Nougatine @ JeanGeorges

For Fork and Spoon, a Jean-Georges Vongerichten restaurant is love at first bite. The restaurants are beautiful, warm, inviting, staffed with people who are pleased to be there. Everything is perfect. There isn’t really one thing you can put a tine on.

Nougatine is just another piece of our heart that belongs to Jean-Georges.

It is amazing that those dining in Jean-Georges walk so close Nougatine and most never think to stop and dine there. Nougatine is the slightly more casual, slightly less expensive, but absolutely just as enticing as big brother Jean-Goerges. Uncluttered, ultra-modern, bright, light woods,stark even, and yet it is warm and comfortable, beckoning and welcoming. The acoustics are wonderful. 

Nothing is quick. Nothing is rushed. The staff smiles, is friendly, knowledgable and answer any questions you may have.

Fork and Spoon met here for dinner before seeing a screening of Toast. If you have not read Nigel Slater’s book Toast, please do. If you can see the film, please do. But, back to Nougatine.

While we were looking through the menu, we ordered iced tea. The tea is fresh, cold, nice sized glasses, and they give you one refill. We didn’t ask for a third to just see what would happen. But while refilling the tea, they remove your glass from the table, place it on a tray, pour and out the glass back. Same with the water, which is constantly refilled.

We ordered. Three appetizers and one main dish. We wanted to experience as many dishes as possible.

While we were waiting for our fist appetizer, our waiter appeared with an Amuse Bouche. A shot glass with a warm carrot and ginger soup, accompanied by a perfect rectangle of rye toast with a tiny dollop of mustard butter, a wedge of radish, and chive. Perfectly assembled. Beautiful to look at. Fork is not a soup fan, but this was warm and creamy, slightly sweet from the carrot and a wonderful smack of ginger was stunning. The perfect amount to win you over. The rye toast was crisp, a wonderful tang coming from the mustard butter with a spicy crunch from the radish. Oh, this was so a sign of what was yet to come.

One of our starters was Asparagus Vinaigrette with Sautéed Mushrooms. Crisp, slim, ultra-fresh asparagus all lined up. Perfectly cooked and seasoned, sitting in a pool of a light vinaigrette. On top of these beauties were sautéed mushrooms. Not sautéed so much that they lost their shape or taste. A variety of different mushrooms. So many tastes in one bite.

Now this second starter could not be passed by. Foie Gras Brulee with Strawberry. The top was really and truly brulee’d (is that even a word?). It was almost as much fun to look at as it was to eat. I love that tapping and cracking sound from a brulee. Soft and rich foie gras wrapped around a strawberry – yes, a fresh strawberry. Fork and Spoon had there doubts about the strawberry with the foie gras, but the combination was delectable.

Our third, and last starter was a Field Mache Salad. You wouldn’t think we could or would get so excited over a salad, but look at it. It’s lovely!  Tender field greens, crispy lardons of bacon, a light dressing, sunnyside up egg and snippets of chives. The crisp bacon gives a little extra texture and a smokiness against the peppery greens. And the egg, oh, the egg, once you cut into the yolk and it swims through the salad and mixes with the dressing, you suddenly have a wonderful richness that would not have been there otherwise. Perfect.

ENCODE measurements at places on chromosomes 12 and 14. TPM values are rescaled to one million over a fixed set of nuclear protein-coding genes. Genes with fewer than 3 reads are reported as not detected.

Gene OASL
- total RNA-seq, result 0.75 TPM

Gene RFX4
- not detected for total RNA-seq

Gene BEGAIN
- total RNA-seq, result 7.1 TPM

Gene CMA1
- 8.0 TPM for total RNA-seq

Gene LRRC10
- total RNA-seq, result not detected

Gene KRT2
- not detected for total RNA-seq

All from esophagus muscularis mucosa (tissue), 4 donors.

For our main course, Spoon and I decided we would share the Filet.  The filet was served over grilled scallions and mashed potatoes. On top of the filet were crispy, fried onions. I am sure some of you are thinking, a filet, so what. I can tell you so what – the filet was glazed with mirin, soy and sesame oil. When I tell you the flavor combination on this tender steak was over the moon good, I ain’t kidding. The flavors of the glaze with the grilled scallions was great. The little pool of the glaze under and around the garlic-y mashed potatoes made them even better. These were silky, smooth mashed potatoes. Almost more of a puree than a mash. This filet was inhaled at a record pace. We had to resist the urge to pick up the plate and lick it! 

We ordered 2 desserts. You know we had to.

First up was a Hazelnut Dacquoise. On top of the dacquoise was a deep, decadent chocolate mousse. So far so good. the mousse was actually in a cone shape. The inside if the cone was filled with a licorice ice, which was startling, overpowering and terrible. It was so in contrast to the delicate, sensual flavors on the plate that it was almost like skipping down the street and running face first into a wall. We scooped that stuff out quickly and put it on a side plate. There was a lovely berry compote to go along with this. Surprisingly light and delicate, this dessert really aims to please – without the licorice ice, of course!

Our second dessert was a lovely little Rhubarb Tart. Sweet and tart rhubarb sitting inside a crisp, flaky pastry. Perfect. Sitting atop the tart was a small creme brulee. The creaminess was perfect with the rhubarb. Strewn around the tart were tapioca pearls, slivers of strawberry and palm seeds. Beautiful for both the eyes and the palate.

One of the wonderful thing about Jean-Georges restaurants is their pleasant fulfillment of all your senses. Nougatine did not disappoint!

Nougatine ~ 1 Central Park West ~ NYC, NY
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Laboratorio Lambiase

We were exhausted. We were excited.

It was the end of our first day in Rome! We had seen the Trevi Fountain, had a little lunch, taken a ridiculously long nap, had a wonderful dinner and now were wide awake and in need of an adventure!